Jewish students at the University of Winnipeg say they are on edge following the airing of anti-Semitic conspiracy theories on the school’s radio station, a student representative said.

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BORIS MINKEVICH / WINNIPEG FREE PRESS</p><p>Sophie Hershfield, a student representative for Hillel Winnipeg at the U of W, says Jewish students are concerned about rising anti-Semitism.</p>

BORIS MINKEVICH / WINNIPEG FREE PRESS

Sophie Hershfield, a student representative for Hillel Winnipeg at the U of W, says Jewish students are concerned about rising anti-Semitism.

Jewish students at the University of Winnipeg say they are on edge following the airing of anti-Semitic conspiracy theories on the school’s radio station, a student representative said.

"It was blatantly anti-Semitic and could potentially pose a threat for Jewish students on campus," said Sophie Hershfield, a student representative at University of Winnipeg for Hillel Winnipeg, a branch of the Jewish Federation of Winnipeg.

CKUW 95.9 FM’s program Where Angels Fear to Tread interviewed Toronto conspiracy theorist Sydney White on Nov. 11. During the broadcast, White repeated numerous anti-Semitic conspiracy theories and tropes.

The host of the program — April Cherpaw — did not challenge or disagree with White’s claims.

"There have been these kinds of incidents in the past, so I think that maybe left people a little more concerned this time around," Hershfield said.

"There was an incident last year (at U of W) where graffiti was going up that said, ‘99 per cent of the one per cent is Jewish.’ It also had a link to this anti-Semitic conspiracy theory website that was similar to things said on-air. So I know Jewish students were concerned that this was popping up again on campus."

She went on to say the university has dealt with on-campus anti-Semitism well in the past, which is reassuring for students. Nonetheless, she continued, the rise of anti-Semitism in the country — with 2016 being the worst recorded year, according to B’nai Brith Canada — has left some nervous. According to B’nai Brith Canada’s annual audit of anti-Jewish incidents, 2016 was a record setting year in the country, with 1,728 acts of anti-Semitism.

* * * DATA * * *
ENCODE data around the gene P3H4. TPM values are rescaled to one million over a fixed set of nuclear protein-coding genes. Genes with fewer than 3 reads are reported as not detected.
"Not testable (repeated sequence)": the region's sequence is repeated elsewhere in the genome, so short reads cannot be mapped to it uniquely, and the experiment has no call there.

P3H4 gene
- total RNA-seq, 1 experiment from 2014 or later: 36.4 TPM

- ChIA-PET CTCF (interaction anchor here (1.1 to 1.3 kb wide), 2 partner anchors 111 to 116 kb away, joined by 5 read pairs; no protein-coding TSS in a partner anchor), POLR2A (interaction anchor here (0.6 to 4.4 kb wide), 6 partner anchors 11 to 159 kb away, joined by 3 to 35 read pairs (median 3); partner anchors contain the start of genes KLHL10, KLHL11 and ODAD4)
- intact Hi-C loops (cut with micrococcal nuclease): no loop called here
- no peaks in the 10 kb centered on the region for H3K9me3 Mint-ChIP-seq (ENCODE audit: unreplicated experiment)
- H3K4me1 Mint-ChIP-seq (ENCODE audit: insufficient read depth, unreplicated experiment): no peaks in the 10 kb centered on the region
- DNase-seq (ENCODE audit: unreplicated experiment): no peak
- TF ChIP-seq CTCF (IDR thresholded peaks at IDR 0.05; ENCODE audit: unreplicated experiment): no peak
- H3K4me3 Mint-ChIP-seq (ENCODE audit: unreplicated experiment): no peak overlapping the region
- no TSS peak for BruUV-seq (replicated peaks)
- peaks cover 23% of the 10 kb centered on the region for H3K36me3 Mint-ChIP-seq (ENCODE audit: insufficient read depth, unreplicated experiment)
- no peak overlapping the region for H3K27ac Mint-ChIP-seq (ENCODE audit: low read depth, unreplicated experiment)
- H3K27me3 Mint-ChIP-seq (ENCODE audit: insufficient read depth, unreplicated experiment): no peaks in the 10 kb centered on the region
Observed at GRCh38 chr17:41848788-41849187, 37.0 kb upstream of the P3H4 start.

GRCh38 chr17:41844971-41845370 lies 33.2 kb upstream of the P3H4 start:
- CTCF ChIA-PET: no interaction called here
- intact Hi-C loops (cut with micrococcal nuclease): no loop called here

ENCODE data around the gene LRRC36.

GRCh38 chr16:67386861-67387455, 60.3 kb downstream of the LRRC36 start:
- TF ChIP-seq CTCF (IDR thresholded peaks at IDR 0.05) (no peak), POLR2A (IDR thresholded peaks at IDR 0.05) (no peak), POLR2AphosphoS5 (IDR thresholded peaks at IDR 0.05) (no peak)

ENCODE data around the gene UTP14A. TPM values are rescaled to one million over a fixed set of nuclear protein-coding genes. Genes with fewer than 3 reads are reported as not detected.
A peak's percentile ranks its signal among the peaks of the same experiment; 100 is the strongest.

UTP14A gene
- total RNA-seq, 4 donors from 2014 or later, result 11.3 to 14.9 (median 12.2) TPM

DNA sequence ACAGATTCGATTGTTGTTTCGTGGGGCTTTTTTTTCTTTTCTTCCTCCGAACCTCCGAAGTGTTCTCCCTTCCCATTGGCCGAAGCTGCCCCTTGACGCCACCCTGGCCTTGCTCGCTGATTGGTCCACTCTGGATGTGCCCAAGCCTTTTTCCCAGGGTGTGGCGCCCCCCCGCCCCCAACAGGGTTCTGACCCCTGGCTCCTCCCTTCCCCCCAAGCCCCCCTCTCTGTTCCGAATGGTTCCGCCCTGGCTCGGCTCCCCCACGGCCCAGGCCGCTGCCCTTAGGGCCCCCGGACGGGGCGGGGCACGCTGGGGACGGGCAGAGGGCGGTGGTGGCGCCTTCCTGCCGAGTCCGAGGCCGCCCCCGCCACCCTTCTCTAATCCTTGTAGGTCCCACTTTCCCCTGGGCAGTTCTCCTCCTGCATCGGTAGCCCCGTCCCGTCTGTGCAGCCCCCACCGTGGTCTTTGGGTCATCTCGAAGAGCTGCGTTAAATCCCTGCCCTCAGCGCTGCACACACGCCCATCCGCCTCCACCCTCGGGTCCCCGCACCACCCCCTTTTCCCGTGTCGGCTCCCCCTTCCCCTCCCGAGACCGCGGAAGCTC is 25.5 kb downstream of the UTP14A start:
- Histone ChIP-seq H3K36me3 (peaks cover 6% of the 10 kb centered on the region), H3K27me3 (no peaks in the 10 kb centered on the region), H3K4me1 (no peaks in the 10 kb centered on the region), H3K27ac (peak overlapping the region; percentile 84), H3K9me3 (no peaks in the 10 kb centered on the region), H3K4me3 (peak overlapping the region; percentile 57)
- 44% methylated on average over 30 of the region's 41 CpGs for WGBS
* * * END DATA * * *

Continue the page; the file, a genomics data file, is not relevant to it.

That broke the record of 1,627 set in 2014.

Research released by Statistics Canada Tuesday showed an increase in police-reported anti-Semitic hate crime nationally and in Manitoba.

Anti-Jewish hate crime was the most common form to be reported by police last year, with 221 incidents across Canada and nine in Manitoba. In 2015, there were only two anti-Semitic hate crimes reported by police in the province.

Winnipeg has had a string of anti-Semitic incidents in 2017.

In January, Winnipeg police investigated an incident in which a rock was painted with anti-Semitic statements and left outside a family’s home.

In February, a swastika and an anti-Semitic message was carved into fresh snow in the St. Vital neighbourhood. In addition, Mayor Brian Bowman denounced as "disturbing" anti-Semitic graffiti found on a number of city benches and sidewalks in August.

"Generally things have been dealt with pretty well, I think. But with incidents popping up more often, with 2016 being the worst year for anti-Semitism in Canada, there has been some concern that this stuff is on the rise," Hershfield said.

"Some people are slightly more on-edge than usual and hyper-aware of these things because of the spike in incidents. I think there’s been a bit of a growing fear amongst young people I’ve spoken to about anti-Semitism in Winnipeg. I think people still feel generally safe, just maybe not as safe as they used to."

In response to the broadcasting of anti-Semitic content on the station, CKUW suspended Cherpaw and her show for six weeks. She also stepped down from the station’s board of directors. B’nai Brith Canada commended the decision.

A spokesman for the Jewish service organization will appear on-air at the station to discuss the incident and the rise of anti-Semitism.

Despite the six week suspension, however, the station has made clear that after going through an internal process Cherpaw may be welcomed back onto the air. CKUW is partly funded by mandatory student fees transferred from the University of Winnipeg Students’ Association.

"I want to clarify that although the CKUW is often a partner of the UWSA, it is a separate organization. The UWSA does not have any influence over CKUW’s operations or programming," wrote Laura Garinger, the student association president.

"To be clear, the UWSA does not accept this sort of speech in our spaces or from our groups. It’s very unfortunate to hear about this sort of discussion happening on campus."

CKUW is a non-commercial, university-based, volunteer-run station.

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Ryan Thorpe

Ryan Thorpe
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Ryan Thorpe likes the pace of daily news, the feeling of a broadsheet in his hands and the stress of never-ending deadlines hanging over his head.